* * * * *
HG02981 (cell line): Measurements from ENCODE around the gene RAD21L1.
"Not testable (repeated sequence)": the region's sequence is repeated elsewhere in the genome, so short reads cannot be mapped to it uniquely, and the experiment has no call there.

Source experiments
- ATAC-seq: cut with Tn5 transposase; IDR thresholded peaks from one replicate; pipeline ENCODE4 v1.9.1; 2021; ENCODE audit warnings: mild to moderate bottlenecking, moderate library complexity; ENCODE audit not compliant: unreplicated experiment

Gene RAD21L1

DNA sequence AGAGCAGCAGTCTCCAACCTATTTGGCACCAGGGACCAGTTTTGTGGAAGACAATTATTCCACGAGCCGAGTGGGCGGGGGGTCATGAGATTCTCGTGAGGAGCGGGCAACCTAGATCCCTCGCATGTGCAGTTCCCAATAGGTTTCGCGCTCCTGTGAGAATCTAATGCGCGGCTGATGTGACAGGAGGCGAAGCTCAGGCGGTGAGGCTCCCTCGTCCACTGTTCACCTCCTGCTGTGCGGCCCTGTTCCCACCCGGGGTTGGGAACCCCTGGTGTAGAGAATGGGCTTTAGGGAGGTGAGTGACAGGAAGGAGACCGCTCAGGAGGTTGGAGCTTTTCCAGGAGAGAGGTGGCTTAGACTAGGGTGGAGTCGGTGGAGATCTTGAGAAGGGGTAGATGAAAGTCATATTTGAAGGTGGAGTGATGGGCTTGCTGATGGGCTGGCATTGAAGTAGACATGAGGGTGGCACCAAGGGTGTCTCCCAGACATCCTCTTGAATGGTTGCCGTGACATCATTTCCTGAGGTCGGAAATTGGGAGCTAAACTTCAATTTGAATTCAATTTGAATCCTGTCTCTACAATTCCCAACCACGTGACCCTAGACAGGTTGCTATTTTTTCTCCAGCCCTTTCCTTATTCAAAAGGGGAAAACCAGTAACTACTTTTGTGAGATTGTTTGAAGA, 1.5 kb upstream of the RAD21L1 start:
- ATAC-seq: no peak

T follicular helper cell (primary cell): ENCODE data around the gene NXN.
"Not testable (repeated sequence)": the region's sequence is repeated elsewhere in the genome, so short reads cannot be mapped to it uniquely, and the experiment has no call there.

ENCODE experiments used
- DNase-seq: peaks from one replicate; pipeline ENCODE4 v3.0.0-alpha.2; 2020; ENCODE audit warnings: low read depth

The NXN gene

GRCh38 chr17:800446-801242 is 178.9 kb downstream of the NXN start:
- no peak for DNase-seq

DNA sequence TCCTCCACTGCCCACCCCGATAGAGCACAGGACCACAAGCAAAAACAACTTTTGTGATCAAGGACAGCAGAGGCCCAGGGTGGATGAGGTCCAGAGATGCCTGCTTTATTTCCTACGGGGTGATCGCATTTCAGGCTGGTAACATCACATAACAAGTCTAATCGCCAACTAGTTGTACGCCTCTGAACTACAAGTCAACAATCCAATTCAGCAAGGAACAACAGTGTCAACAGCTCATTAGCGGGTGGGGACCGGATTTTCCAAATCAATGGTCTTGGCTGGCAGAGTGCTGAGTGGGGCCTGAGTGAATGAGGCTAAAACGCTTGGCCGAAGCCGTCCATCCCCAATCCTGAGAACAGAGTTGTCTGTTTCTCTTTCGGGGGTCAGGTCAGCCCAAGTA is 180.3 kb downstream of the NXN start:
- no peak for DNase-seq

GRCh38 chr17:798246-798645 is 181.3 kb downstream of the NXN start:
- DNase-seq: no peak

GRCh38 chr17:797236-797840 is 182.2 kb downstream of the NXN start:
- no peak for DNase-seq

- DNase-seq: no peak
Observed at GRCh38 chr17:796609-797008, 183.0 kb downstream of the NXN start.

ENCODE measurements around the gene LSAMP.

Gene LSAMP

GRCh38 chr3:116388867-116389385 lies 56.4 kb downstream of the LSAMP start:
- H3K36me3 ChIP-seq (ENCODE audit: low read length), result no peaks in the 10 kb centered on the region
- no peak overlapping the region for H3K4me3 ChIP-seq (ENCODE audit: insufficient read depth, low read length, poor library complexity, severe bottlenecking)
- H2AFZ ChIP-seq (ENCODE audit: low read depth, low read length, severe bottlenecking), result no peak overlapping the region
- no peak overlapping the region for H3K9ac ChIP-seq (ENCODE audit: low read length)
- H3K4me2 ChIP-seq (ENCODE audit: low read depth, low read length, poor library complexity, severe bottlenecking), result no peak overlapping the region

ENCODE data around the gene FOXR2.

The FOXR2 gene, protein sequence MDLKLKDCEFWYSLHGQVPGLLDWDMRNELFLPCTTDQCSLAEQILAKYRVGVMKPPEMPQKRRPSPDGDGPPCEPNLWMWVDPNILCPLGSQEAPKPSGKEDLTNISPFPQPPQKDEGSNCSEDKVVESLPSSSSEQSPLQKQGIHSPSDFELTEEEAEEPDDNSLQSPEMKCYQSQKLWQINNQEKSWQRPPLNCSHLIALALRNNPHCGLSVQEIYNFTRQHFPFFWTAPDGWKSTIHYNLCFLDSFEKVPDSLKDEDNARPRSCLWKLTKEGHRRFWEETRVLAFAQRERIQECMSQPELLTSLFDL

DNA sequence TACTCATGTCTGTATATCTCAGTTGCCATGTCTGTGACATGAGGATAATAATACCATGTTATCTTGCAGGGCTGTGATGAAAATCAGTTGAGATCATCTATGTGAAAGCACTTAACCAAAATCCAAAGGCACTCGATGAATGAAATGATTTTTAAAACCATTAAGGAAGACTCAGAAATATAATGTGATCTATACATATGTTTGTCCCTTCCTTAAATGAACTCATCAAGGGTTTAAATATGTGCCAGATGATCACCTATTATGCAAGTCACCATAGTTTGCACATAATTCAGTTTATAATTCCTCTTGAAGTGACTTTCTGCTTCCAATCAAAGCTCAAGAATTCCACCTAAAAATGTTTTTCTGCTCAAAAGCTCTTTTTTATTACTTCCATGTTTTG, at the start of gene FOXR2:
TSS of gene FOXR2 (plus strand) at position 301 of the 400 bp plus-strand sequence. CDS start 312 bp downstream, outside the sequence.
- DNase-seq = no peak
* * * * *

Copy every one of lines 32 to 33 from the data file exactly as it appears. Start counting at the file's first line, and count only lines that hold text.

The FOXR2 gene, protein sequence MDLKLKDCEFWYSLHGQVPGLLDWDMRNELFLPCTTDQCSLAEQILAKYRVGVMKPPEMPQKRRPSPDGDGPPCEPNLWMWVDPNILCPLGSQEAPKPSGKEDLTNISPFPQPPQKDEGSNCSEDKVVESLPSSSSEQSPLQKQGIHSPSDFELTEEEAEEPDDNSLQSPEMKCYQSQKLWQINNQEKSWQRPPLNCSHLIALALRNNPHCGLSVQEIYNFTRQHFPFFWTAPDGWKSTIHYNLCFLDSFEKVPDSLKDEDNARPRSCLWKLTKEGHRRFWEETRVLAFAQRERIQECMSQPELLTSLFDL

DNA sequence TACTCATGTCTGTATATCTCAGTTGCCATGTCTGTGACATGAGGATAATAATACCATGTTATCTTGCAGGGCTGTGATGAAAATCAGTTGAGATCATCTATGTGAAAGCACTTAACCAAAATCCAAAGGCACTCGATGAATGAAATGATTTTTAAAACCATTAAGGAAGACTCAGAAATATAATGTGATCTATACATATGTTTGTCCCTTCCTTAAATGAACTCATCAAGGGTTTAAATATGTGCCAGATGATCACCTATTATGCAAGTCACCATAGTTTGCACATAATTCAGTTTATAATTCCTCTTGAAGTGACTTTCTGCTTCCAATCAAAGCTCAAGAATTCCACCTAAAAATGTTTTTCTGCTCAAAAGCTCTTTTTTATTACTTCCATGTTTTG, at the start of gene FOXR2: